24 Kan. App. 2d 424
BRIAN L. BROWN SR., Appellant, v. BARBARA E. MALONEY and CODY JOALEN BROWN, Appellees.
SYLLABUS BY THE COURT
1. While courts may have the authority to issue writs to secure the presence of prisoners in court to argue their cases, such authority is discretionary and not mandatory.
2. There are many disadvantages in being incarcerated. One is the limitation on the ability to conduct personal business.
Appeal from Linn District Court; GERALD W. HART, judge. Opinion filed October 3, 1997. Reversed and remanded.
Brian L. Brown, Sr., appellant pro se.
No appearance for the appellees.
Before PIERRON, P.J., GREEN and MARQUARDT, JJ.
PIERRON, J.: Brian L. Brown, Sr., appeals the district court's dismissal of his motion to abate child support payments and motion for writ of habeas corpus ad testificandum. The appellees have filed no brief.
In 1991, Barbara Maloney was granted a divorce from Brown. The court ordered him to pay $111 per month in support. The record is unclear whether the support was for alimony or child support. In September 1993, the court ordered Brown to pay the current support and arrearages in excess of $2,100. In November 1993, Brown was incarcerated in the Hutchinson Correctional Facility. The record does not indicate what crime Brown had committed.
In September 1994, Brown filed a motion for modification of child support, a petition for writ of habeas corpus ad testificandum, and a motion to transport. The district court denied all three motions.
In December 1994, Brown filed a motion for the abatement of his support order and a motion for temporary visitation of a confined person. After a continuance, the district court denied the motions in May 1995.
On March 22, 1996, Brown filed a motion to abate child support payments because he had no wages or employment and an income level of zero. Attached to his motion, Brown filed a domestic relations affidavit explaining his income situation as a result of incarceration. After the motion was set for hearing, Brown filed a motion for writ of habeas corpus ad testificandum and a motion to transport. In a letter dated May 29, 1996, the district court informed Brown his motions had been placed on the dismissal docket and the court knew of no statutory authority or case law which gave it the authority to transport him to the court for a hearing on his motion to reduce child support. The court directed Brown to provide authority, or the motion would be dismissed.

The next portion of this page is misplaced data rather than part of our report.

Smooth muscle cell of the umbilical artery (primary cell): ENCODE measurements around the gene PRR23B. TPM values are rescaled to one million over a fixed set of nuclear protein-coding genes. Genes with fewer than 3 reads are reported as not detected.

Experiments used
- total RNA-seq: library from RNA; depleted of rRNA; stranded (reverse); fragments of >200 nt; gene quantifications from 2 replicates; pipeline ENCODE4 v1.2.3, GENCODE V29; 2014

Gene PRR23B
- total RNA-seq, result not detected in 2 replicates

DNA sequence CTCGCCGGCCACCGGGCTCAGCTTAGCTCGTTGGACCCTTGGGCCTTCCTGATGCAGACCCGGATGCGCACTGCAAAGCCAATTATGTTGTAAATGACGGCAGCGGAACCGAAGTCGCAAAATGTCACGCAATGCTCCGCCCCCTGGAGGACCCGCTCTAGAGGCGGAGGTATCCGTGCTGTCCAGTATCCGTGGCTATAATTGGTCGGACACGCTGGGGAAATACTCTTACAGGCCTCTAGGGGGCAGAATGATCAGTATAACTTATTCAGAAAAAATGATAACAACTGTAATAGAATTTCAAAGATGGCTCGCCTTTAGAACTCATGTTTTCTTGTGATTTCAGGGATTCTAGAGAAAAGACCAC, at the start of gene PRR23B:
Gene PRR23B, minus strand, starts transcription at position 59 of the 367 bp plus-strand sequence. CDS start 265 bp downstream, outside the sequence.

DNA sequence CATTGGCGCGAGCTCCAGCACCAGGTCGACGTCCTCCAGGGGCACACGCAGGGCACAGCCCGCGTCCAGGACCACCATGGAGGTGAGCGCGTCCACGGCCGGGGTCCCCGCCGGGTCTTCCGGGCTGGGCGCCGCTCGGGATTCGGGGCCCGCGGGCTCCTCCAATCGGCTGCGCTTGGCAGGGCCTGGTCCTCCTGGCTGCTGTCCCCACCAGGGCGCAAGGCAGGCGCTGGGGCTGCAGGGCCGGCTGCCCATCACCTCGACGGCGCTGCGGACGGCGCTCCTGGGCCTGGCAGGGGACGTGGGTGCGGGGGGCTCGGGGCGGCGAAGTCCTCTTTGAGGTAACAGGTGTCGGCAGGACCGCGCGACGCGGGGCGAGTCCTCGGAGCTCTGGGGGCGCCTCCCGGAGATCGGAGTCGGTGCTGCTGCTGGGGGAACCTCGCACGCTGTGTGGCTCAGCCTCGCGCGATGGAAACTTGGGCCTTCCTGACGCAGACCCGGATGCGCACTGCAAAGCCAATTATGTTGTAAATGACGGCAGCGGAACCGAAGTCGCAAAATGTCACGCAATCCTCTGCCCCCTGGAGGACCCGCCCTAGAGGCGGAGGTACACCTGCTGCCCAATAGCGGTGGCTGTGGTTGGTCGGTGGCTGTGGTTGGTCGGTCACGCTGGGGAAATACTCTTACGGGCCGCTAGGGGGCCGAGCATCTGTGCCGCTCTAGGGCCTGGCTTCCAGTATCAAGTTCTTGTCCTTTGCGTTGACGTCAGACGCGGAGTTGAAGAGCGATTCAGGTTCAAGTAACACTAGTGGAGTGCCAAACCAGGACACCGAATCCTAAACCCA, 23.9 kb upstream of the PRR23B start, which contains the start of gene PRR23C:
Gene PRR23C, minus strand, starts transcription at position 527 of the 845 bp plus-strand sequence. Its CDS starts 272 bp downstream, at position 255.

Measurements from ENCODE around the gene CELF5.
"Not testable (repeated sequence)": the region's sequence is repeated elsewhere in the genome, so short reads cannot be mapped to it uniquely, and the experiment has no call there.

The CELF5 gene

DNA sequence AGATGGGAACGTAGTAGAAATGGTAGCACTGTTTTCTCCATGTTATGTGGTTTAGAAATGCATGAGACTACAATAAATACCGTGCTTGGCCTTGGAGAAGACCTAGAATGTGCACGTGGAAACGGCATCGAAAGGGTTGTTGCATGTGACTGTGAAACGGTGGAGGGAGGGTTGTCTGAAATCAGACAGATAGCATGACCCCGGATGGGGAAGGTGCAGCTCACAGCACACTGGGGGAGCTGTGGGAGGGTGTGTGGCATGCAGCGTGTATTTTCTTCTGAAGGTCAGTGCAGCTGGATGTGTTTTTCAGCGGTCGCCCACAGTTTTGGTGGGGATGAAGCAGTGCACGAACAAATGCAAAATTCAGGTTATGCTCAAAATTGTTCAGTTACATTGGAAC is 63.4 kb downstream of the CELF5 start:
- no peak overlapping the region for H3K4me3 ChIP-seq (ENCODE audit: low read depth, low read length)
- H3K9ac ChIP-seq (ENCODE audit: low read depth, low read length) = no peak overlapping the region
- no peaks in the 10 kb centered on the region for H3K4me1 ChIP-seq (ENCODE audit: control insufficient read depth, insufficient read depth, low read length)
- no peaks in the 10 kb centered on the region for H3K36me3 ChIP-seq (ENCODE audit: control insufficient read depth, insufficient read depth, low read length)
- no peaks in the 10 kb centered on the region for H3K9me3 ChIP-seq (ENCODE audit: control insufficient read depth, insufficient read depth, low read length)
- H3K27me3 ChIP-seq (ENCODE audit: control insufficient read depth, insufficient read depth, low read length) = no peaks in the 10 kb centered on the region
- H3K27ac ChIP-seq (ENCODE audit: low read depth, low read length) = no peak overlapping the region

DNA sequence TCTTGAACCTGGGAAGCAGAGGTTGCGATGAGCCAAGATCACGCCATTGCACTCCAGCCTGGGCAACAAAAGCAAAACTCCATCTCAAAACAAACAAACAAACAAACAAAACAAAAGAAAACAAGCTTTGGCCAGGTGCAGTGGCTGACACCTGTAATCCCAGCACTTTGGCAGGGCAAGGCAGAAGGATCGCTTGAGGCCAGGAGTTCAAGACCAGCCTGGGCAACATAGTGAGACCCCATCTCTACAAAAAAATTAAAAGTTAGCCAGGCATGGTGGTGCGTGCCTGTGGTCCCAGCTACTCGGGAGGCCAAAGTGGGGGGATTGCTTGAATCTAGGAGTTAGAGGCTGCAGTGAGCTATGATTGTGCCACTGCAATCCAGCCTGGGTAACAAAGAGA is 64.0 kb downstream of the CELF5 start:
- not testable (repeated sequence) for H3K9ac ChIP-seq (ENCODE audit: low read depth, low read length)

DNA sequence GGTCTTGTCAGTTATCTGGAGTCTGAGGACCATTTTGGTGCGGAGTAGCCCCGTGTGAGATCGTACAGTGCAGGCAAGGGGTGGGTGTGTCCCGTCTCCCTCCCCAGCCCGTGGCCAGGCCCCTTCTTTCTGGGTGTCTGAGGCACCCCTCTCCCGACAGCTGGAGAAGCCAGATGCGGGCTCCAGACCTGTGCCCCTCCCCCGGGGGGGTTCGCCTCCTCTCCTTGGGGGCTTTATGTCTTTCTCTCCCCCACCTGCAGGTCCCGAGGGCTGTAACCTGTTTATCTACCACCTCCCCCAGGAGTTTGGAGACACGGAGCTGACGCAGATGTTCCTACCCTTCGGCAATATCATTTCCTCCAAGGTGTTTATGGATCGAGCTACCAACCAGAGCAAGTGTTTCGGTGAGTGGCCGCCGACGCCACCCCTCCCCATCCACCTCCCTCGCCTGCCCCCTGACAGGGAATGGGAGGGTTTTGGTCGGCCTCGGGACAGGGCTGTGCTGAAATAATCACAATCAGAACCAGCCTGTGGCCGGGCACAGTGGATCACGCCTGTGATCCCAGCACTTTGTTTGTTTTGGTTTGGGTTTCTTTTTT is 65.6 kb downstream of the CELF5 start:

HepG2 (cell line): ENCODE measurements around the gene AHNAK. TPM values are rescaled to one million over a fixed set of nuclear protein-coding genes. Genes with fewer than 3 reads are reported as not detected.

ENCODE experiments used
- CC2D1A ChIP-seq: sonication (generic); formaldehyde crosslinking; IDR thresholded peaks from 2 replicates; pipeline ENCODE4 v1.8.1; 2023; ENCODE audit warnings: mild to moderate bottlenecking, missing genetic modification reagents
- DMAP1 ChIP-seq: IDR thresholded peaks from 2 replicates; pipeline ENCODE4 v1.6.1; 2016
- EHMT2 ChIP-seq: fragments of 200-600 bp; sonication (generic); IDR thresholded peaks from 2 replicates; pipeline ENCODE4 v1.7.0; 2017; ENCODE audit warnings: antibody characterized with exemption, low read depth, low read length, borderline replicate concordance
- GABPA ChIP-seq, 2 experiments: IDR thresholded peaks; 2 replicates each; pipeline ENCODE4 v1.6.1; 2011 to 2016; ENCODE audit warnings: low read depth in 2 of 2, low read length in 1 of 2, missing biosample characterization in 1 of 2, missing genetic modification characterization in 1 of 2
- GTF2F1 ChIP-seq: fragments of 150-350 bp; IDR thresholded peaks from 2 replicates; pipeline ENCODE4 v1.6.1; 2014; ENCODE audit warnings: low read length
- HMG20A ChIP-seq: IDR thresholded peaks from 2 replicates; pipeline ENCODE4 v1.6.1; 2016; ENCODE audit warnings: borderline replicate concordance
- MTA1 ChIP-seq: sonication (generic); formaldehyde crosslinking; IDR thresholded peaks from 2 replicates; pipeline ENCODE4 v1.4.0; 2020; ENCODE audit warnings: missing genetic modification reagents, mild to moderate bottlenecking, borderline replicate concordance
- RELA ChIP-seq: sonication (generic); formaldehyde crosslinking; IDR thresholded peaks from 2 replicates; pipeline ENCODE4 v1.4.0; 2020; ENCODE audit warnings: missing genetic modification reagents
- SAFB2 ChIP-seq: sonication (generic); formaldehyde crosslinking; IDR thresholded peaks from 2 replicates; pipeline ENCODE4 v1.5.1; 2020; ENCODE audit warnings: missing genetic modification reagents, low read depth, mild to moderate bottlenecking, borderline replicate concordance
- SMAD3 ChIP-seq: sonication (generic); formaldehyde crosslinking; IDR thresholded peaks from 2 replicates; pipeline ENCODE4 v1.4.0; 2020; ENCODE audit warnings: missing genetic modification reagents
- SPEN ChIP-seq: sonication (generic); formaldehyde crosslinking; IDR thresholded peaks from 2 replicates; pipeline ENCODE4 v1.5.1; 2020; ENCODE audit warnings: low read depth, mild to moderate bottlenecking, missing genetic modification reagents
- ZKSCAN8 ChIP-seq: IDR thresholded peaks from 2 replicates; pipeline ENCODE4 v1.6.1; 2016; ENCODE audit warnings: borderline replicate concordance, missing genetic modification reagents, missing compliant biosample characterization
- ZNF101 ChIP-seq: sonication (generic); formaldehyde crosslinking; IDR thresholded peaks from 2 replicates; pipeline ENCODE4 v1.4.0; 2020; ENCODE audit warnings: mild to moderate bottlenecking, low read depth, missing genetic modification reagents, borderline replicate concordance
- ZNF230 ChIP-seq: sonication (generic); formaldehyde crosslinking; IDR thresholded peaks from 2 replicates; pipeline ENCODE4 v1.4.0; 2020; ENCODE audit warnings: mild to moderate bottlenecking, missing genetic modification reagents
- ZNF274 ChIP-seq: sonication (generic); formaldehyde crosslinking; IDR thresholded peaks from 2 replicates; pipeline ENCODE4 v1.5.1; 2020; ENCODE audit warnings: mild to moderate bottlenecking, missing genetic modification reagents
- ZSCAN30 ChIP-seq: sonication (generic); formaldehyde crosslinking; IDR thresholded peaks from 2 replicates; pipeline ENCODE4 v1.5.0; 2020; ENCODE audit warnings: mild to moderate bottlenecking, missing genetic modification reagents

On June 6, 1996, the district court considered Brown's motion to reduce child support on its dismissal docket. The court entered an order dated June 28, 1996, finding that Brown had failed to appear and had failed to provide any authority obligating the court to transport him to the hearing. As a result, the district court dismissed the motion for failure to prosecute.
Brown argues the district court erred in failing to grant his motion to transport. He cites Price v. Johnston, 334 U.S. 266, 92 L. Ed. 1356, 68 S. Ct. 1049 (1948), for authority that a court may, in its discretion, command that a prisoner be brought before it to argue his own appeal in a case involving his life or liberty. The Price court found it had such authority based on its ability to issue all writs not specifically provided for by statute which are necessary for the exercise of jurisdiction and agreeable to the usages and principles of law. 334 U.S. at 278-79.
Price does not require a court to grant such relief, it simply acknowledges the court's discretion to do so. Here, the court declined. We see nothing in Price which requires the court to grant such relief.
There are, of course, many disadvantages which can be imposed on a convicted felon. One is the severe limitation on the ability to conduct personal business as a result of incarceration. On these facts, we see no right of the petitioner to be present for a hearing on this motion.
However, we do find it was not appropriate for the trial court to simply dismiss the motion without consideration. The court was aware Brown could not attend in person. The issue raised by Brown was properly before the court. A hearing was not necessary if the court wished to rule on the basis of what was before it, after giving the opposing party an opportunity to respond.
We therefore reverse the summary dismissal of the motion and remand this matter for further consideration.
Brown contends he is not earning any money in jail except minimal "incentive pay" and that his child support should be reduced accordingly. He argues the effect of a denial of his motion was that an order of child support was entered without complying with the child support guidelines. See In re Marriage of Schletzbaum, 15 Kan. App. 2d 504, 506-7, 809 P.2d 1251 (1991) (trial court must follow child support guidelines).
The trial court has yet to rule on this matter. Although we have found no Kansas authority concerning this issue, we note the cases of Brockmeier v. Brockmeier, 91 Ohio App. 3d 689, 633 N.E. 2d 584 (1993), and In re Marriage of Phillips, 493 N.W. 2d 872 (Iowa App. 1992), which have generally discussed the issue.
Reversed and remanded for further proceedings.